Proposals for Reform
There are a number of potential areas for reform within the area of the criminal law on unlawful homicide, while certain changes have already been made in recent years, certain proposals for reform made during the mid-2000s have yet to be enacted into primary legislation. Amongst these proposals include the recommendation to create a three tier, rather than two tier system of homicide offences; the abolition of the mandatory life sentence for murder and the creation of a statutory definition of intention. What the Law Commission found with the existing rules is that the current offences are largely a product of judicial law making in individual cases over hundreds of years. They lack the holistic approach that can be achieved through legislation enacted after wide consultation and research into alternative possibilities. When Parliament had passed the Homicide Act 1957, they had intended a killing not to amount to murder, unless the defendant realised that their conduct might cause death. The widening of murder in subsequent case law can therefore be considered to be beyond the will or Parliament.
The Law Commission recommended replacing the existing system comprised of two main offences (murder and manslaughter) with a three-tier system of general homicide offences. The aim was to achieve “order, fairness and clarity to the law of homicide, the scope of and distinction between individual homicide offences must be made clearer and more intelligible, as well as being morally more defensible”. The proposal suggested dividing the offence of murder into two distinct offences: first degree murder and second degree, while maintaining a third offence of manslaughter. The ability to distinguish between first degree and second degree murder would enable prosecutors to distinguish between cases where killing or serious injury was intentional with an awareness of a serious risk of causing death and cases where the awareness of the risk of serious injury or the intent to cause serious injury were absent. Manslaughter would remain to exist in situations where the mens rea for murder is absent.
Various other proposals have been made in relation to an overhaul of the current system, these include the abolition of the mandatory life sentence for murder which is said to artificially stretch out the defences to murder when a life sentence is considered too harsh a penalty based upon the specific facts of the case. Elsewhere, the Law Commission has also suggested a statutory definition of intention, finally concluding after consultation that this should codify existing common law principles. The difficulty will always be cases that appear to provide a harsh result for a specific set of circumstances in the application of the existing law. The advantage of a framework approach therefore appears to offer prosecutors more flexibility in finding an appropriate charge that appropriately addresses the level of fault within the given circumstances of the case.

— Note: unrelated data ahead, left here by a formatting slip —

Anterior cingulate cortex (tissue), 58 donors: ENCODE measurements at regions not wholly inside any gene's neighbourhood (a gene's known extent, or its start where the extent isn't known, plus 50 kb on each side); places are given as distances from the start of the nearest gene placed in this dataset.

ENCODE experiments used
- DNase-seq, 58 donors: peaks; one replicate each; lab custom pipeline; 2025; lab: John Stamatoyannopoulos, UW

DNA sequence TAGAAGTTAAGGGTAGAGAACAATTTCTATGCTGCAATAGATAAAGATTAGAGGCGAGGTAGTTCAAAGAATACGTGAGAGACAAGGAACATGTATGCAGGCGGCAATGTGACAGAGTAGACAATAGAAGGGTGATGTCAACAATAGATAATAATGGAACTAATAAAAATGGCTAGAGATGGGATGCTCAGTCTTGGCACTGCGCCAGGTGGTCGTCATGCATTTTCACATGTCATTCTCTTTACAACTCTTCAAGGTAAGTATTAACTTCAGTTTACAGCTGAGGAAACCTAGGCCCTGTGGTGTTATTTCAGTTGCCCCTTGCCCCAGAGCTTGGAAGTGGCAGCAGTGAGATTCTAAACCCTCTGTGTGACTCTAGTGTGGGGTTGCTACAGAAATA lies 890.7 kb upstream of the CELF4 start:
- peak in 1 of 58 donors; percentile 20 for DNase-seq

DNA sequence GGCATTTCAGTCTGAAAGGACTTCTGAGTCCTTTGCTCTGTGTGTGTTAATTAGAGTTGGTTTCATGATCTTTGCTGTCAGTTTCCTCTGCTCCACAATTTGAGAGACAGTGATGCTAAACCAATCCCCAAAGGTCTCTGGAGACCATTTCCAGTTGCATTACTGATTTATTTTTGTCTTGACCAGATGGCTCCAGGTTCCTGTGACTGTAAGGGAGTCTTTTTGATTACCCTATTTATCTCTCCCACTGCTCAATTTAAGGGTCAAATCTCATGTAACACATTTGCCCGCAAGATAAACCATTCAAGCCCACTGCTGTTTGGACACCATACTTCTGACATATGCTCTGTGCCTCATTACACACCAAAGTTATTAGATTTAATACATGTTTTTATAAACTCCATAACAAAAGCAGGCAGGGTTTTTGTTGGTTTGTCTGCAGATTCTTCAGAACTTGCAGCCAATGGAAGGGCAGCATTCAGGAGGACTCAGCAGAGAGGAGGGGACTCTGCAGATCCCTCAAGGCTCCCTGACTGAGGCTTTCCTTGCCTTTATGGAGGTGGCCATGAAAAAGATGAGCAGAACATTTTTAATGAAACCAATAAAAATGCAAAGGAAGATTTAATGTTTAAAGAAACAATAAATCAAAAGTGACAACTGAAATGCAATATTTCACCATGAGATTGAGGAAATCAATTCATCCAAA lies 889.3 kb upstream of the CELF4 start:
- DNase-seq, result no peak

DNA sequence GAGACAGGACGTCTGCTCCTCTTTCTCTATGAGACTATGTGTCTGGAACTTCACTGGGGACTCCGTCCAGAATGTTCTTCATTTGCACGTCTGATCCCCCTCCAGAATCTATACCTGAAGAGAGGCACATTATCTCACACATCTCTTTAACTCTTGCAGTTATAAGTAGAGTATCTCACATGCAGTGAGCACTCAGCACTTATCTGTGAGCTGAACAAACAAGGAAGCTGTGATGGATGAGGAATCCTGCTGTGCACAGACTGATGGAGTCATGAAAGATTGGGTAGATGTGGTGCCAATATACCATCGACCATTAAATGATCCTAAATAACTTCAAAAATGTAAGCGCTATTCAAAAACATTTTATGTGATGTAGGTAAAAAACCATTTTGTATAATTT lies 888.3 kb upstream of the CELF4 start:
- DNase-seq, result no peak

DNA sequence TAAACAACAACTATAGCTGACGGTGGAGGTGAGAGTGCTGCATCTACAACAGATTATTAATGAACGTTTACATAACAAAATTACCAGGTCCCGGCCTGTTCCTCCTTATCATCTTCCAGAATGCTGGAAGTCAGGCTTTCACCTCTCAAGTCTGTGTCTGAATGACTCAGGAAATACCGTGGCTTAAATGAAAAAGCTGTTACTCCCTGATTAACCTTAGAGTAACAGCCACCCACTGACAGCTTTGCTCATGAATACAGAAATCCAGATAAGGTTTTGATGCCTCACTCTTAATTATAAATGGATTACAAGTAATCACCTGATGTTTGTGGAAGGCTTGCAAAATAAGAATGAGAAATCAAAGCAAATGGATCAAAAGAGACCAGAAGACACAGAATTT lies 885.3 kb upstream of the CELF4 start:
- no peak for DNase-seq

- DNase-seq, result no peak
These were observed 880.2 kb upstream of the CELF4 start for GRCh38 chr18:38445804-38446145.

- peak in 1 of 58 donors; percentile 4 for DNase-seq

The law on murder and voluntary manslaughter in England and Wales developed through the process of mainly judge-made rules over a period of around five hundred years. The outcome has been a complex mix of rules, often which exhibit particular biases of the law-makers over the year, as exemplified by the defence of provocation to murder. While statutory changes have been introduced to amend various parts of the law, they have been introduced in a piecemeal fashion, some in 1957 and others in 2009 with over fifty years between them. There remains, therefore, a pressing need for a more holistic approach that is backed by public consultation to adopt a new statutory framework to adequately addresses the varying degrees of fault that exist within the act of killing another human being.
Allen MJ, Criminal Law (14th edition, Oxford University Press, 2017)
Card R and Molloy J, Card, Cross and Jones Criminal Law (Oxford University Press 2016)
Elliott C and Quinn F, Criminal Law (11th edition, Pearson 2016)
Monaghan N, Criminal Law (Oxford University Press 2016)
Law Commission, ‘Murder, Manslaughter and Infanticide’ (2006) Law Com. No. 304
Law Commission, ‘A New Homicide Act for England and Wales? An Overview’ (2005) Consultation Paper No. 177
DPP v Smith  AC 290
R v Ahluwalia (1993) 96 Cr App R 133
R v Cunningham  AC 566
R v Dunbar  1 QB 1
R v Humphreys  4 All ER 1008
R v Inglis  EWCA Crim 2637
R v Jewell EWCA Crim 414
R v Thornton (1993) 96 Cr App R 112
R v Vickers  2 QB 664
Coroners and Justice Act 2009
Criminal Justice Act 2003
Homicide Act 1957
 Law Commission, ‘Murder, Manslaughter and Infanticide’ (2006) Law Com. No. 304 1.9.
 Michael J Allen, Criminal Law (14th edition, Oxford University Press 2017) 343.
 ibid 342.
 Catherine Elliott and Frances Quinn, Criminal Law (11th edition, Pearson 2016) 57.
 ibid 79.
 Allen (n 2) 343.
 R v Inglis  EWCA Crim 2637.
 Homicide Act 1957 section 1(1).
 R v Vickers  2 QB 664.
 R v Cunningham  AC 566.
 DPP v Smith  AC 290.
 Allen (n 2) 345.
 Criminal Justice Act 2003 section 269.
 Allen (n 2) 347.
 Nicola Monaghan, Criminal Law (Oxford University Press 2016) 107.
 Homicide Act (n 8) section 3.
 R v Thornton (1993) 96 Cr App R 112.
 Richard Card and Jill Molloy, Card, Cross and Jones Criminal Law (Oxford University Press 2016) 241.
 Coroners and Justice Act 2009 sections 54-56.
 R v Jewell EWCA Crim 414 .
 R v Ahluwalia (1993) 96 Cr App R 133.
 R v Humphreys  4 All ER 1008.
 R v Dunbar  1 QB 1.
 Homicide Act (n 8) section 2(1).
 ibid section 2(1).
 Coroners and Justice Act (n 20) section 52.
 Homicide Act (n 8) section 4(1).
 Law Commission (n 1) para 1.9.
 Criminal Justice Act (n 13) section 269 and sch 21.
 Elliott and Quinn (n 4) 74–76.
 Law Commission (n 1) para 1.15.
 R v. Vickers (n 9).
 Law Commission (n 1) para 2.4.
 ibid 1.9.
 ibid 1.38.
 Elliott and Quinn (n 4) 74.
 Law Commission, A New Homicide Act for England and Wales? An Overview (2005) Consultation Paper No. 177